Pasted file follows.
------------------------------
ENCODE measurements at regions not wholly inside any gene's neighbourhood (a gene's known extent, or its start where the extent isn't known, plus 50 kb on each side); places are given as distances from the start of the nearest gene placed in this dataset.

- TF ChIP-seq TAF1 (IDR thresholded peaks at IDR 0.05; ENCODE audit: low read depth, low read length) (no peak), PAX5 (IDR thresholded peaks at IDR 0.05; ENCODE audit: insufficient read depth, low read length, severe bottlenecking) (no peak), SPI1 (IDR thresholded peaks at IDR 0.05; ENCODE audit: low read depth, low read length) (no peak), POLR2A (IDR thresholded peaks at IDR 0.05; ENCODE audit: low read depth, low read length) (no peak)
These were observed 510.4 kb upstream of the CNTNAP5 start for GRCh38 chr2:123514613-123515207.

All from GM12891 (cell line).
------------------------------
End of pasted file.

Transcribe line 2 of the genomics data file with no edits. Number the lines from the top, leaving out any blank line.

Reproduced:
- TF ChIP-seq TAF1 (IDR thresholded peaks at IDR 0.05; ENCODE audit: low read depth, low read length) (no peak), PAX5 (IDR thresholded peaks at IDR 0.05; ENCODE audit: insufficient read depth, low read length, severe bottlenecking) (no peak), SPI1 (IDR thresholded peaks at IDR 0.05; ENCODE audit: low read depth, low read length) (no peak), POLR2A (IDR thresholded peaks at IDR 0.05; ENCODE audit: low read depth, low read length) (no peak)